03/11/2016 10:34 AM AEDT | Updated 03/11/2016 12:01 PM AEDT

This Poker Master Just Pulled Off The Greatest, Gutsiest Bluff Ever

Would you risk $8 million dollars with NOTHING?

Steve Marcus / Reuters
Would you believe that face?

Wow. This might be the greatest poker bluff ever played. It's definitely the gutsiest.

The biggest poker prize on the planet was on offer. And the bluffed worked. Even if you don't understand poker, you'll love this.

This is about psychology, not cards. Here's what happened.

In a nutshell, a dude with absolutely nothin' threw every one of his chips into a $162 million chip pot, and scared off the guy who had the better hand. It was part genius, part lunacy, and a whole lot of how-the-hell-did-that-just-happen.

The bluffer was the guy on the left, 39-year-old Vietnamese American Qui Nguyen. The bluffee, if you will, was San Fancisco-based poker pro Gordon Vayo.

Steve Marcus / Reuters
Vayo looks befuddled. Poker analysts say he was too passive during much of the final duel, which made him easy pickings for the crazy aggressive Nguyen.

The 2016 World Series of Poker was down to just these two players. The WSOP is a tournament held annually in Las Vegas which around 7,000 players enter. Each player buys in for $10,000 in real cash. For this they receive 50,000 chips.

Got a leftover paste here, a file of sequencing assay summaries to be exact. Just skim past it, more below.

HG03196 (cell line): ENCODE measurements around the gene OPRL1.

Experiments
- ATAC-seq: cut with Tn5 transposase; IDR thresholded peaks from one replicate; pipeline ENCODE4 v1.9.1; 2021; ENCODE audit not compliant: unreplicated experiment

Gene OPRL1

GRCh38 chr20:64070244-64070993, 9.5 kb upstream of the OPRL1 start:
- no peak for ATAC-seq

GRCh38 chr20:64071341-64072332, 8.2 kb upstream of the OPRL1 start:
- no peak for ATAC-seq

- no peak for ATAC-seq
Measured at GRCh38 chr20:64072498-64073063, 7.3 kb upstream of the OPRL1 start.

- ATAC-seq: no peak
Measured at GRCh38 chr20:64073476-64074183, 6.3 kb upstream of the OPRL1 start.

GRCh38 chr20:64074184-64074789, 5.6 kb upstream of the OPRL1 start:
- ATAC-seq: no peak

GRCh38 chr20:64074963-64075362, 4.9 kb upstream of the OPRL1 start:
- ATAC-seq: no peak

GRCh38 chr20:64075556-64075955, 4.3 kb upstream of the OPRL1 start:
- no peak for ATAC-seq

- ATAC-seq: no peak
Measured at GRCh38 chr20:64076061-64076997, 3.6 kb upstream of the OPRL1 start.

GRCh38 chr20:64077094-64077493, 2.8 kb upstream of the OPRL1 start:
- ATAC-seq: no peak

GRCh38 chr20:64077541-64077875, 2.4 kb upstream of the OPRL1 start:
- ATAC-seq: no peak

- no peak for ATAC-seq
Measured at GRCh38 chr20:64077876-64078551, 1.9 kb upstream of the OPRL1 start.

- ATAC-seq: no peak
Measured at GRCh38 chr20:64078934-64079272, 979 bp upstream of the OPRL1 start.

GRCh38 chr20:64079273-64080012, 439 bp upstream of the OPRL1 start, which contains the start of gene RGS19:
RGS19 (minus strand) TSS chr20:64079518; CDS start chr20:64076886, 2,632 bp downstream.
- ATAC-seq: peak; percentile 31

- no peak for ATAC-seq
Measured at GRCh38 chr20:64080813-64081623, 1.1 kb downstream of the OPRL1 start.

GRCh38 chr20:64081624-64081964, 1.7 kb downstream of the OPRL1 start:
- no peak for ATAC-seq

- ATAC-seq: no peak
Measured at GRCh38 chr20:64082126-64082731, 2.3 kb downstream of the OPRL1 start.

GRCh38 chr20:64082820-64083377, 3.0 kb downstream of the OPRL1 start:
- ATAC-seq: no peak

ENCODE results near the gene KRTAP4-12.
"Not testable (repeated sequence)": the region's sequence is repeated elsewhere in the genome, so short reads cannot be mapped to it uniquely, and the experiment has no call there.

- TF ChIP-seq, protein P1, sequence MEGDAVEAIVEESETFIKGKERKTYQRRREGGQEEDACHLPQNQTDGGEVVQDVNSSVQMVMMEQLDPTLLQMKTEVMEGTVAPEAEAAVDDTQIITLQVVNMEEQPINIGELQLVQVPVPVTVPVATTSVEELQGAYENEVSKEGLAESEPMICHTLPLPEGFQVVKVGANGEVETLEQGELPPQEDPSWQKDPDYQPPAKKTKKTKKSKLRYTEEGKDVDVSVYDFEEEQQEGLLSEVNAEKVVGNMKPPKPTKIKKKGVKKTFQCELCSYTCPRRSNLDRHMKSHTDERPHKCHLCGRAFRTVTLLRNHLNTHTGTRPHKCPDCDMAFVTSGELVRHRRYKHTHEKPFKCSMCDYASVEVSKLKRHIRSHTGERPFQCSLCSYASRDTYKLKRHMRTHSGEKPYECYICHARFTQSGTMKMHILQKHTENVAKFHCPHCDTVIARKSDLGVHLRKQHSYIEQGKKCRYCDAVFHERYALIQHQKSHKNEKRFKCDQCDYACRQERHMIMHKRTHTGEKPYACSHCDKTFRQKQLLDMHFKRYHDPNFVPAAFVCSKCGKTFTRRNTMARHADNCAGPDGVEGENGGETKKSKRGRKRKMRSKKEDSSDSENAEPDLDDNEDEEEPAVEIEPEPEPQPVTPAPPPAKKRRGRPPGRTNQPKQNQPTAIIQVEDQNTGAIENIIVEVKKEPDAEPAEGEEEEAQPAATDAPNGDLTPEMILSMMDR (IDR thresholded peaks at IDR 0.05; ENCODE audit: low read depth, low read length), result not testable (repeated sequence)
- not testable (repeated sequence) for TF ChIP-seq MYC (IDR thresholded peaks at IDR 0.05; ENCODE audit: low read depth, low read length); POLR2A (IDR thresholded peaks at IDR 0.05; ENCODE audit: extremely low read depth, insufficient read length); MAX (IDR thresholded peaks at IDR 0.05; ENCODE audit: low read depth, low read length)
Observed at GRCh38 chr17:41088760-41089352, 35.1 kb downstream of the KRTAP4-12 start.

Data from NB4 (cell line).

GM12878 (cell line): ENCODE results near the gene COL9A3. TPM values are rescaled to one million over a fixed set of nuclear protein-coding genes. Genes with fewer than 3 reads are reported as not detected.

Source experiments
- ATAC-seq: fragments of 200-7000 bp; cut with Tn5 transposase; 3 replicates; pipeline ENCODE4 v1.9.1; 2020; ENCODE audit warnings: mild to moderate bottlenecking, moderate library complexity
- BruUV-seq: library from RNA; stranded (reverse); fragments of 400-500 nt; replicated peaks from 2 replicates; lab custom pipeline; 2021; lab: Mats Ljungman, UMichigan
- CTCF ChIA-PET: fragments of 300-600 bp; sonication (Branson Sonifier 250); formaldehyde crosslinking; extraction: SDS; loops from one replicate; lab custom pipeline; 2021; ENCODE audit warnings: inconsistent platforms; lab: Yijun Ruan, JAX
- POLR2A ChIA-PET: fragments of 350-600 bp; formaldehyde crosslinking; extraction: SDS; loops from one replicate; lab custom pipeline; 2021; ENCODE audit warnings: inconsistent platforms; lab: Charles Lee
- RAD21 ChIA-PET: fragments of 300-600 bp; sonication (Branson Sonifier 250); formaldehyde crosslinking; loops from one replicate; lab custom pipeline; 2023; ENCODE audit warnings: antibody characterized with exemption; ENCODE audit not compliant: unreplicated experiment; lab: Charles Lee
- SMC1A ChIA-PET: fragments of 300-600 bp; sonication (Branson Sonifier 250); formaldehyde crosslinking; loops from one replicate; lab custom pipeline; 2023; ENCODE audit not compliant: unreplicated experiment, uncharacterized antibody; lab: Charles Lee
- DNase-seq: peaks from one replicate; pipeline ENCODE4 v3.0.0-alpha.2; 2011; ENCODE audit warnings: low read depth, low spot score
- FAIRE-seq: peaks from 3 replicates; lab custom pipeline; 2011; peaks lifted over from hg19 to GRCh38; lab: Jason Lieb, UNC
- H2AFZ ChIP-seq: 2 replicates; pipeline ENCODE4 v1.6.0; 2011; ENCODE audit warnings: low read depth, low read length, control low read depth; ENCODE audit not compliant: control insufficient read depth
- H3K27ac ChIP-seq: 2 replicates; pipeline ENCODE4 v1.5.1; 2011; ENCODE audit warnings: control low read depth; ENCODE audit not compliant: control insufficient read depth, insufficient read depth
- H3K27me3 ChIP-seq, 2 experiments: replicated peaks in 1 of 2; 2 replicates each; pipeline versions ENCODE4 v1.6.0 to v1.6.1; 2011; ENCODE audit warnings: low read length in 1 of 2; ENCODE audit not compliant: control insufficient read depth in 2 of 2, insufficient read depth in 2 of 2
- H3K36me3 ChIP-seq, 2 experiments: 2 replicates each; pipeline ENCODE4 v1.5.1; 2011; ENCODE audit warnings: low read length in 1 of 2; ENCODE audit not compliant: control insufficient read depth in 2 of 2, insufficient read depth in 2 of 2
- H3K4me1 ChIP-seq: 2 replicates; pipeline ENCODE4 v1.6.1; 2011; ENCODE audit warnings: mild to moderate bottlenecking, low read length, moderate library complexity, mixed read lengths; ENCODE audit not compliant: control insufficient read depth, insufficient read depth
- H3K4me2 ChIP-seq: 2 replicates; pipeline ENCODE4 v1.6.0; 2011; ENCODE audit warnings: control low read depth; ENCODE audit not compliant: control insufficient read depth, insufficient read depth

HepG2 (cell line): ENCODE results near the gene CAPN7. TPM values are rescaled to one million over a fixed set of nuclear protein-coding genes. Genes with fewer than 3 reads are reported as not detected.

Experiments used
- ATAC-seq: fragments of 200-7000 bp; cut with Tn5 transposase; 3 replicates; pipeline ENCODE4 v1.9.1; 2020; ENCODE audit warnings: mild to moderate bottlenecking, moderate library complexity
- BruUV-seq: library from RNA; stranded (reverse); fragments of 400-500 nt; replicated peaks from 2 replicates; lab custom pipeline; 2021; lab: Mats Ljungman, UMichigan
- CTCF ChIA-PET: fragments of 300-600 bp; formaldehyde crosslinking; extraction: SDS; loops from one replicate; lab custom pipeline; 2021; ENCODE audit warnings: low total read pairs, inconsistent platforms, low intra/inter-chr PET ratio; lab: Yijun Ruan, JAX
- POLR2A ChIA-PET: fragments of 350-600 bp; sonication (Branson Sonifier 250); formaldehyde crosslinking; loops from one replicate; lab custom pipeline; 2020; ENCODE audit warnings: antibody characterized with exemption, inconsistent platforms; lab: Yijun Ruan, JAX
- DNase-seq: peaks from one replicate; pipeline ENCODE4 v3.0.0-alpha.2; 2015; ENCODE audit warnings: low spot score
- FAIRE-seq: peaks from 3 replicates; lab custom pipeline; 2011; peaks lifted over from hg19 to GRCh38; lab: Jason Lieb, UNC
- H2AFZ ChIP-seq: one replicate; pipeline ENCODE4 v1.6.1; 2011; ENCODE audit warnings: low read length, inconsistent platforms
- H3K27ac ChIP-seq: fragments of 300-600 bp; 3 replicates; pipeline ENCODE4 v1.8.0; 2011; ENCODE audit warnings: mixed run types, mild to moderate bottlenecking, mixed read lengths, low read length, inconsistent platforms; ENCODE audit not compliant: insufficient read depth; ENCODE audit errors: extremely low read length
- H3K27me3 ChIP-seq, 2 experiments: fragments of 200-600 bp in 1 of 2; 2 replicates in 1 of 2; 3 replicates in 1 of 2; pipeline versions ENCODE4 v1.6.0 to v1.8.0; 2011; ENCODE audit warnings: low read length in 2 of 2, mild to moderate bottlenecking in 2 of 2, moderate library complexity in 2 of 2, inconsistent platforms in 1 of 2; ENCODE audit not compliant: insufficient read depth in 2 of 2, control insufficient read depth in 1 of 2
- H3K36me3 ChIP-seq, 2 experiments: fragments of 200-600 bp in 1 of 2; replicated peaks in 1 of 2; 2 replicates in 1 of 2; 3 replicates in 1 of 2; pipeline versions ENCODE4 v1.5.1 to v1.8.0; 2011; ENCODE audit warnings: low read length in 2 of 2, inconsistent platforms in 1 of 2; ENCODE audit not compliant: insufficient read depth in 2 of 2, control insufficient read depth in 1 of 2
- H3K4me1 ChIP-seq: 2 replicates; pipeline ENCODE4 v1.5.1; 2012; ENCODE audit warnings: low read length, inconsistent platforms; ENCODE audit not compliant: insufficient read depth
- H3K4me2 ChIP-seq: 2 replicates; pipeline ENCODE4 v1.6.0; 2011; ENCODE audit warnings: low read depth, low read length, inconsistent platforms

The winner is the person who accumulates all the chips of every other player. He or she gets $8 million. The runner-up prize is just over half that. Aussie Joe Hachem won in 2005. Will it shock you to learn he's Shane Warne's mate?

So then. Like we say, the 2016 tournament was down to two. They call this "heads-up" poker and it's different to regular poker when there are up to nine players at a table. With multi-player tables, you must bluff selectively, because it's very likely someone will have a good hand.

With just two players, it's easier to pretend. And that's what Nguyen did, as he scared off Vayo with a pair of fives up against a pair of nines. Here's the full video of the fateful hand.

Vayo should have seen right through it, but Nguyen had been so consistently aggressive, Vayo was visibly spooked.

Heads-up poker is a psychological battle, and Vayo blinked first. The history books will show that this nine-hour epic was the longest heads-up battle in WSOP history, but it will be remembered for the brilliant, gutsy play of Qui Nguyen, summed up best a contributor on this Reddit thread who said "that man don't give the slightest of f***s".

Meanwhile Vayo, to use the old Aussie cricket phase, "mentally disintegrated". The look on his face at the end said it all.

Steve Marcus / Reuters
Dude was like a little lost sheep in the end.

And Nguyen? Well as you'd expect, he was rather ecstatic at bluffing his way to glory with absolutely nothing to back him up. Here's hoping a certain U.S. politician does not replicate his run in coming days.

The nerve of a champion, that's for sure.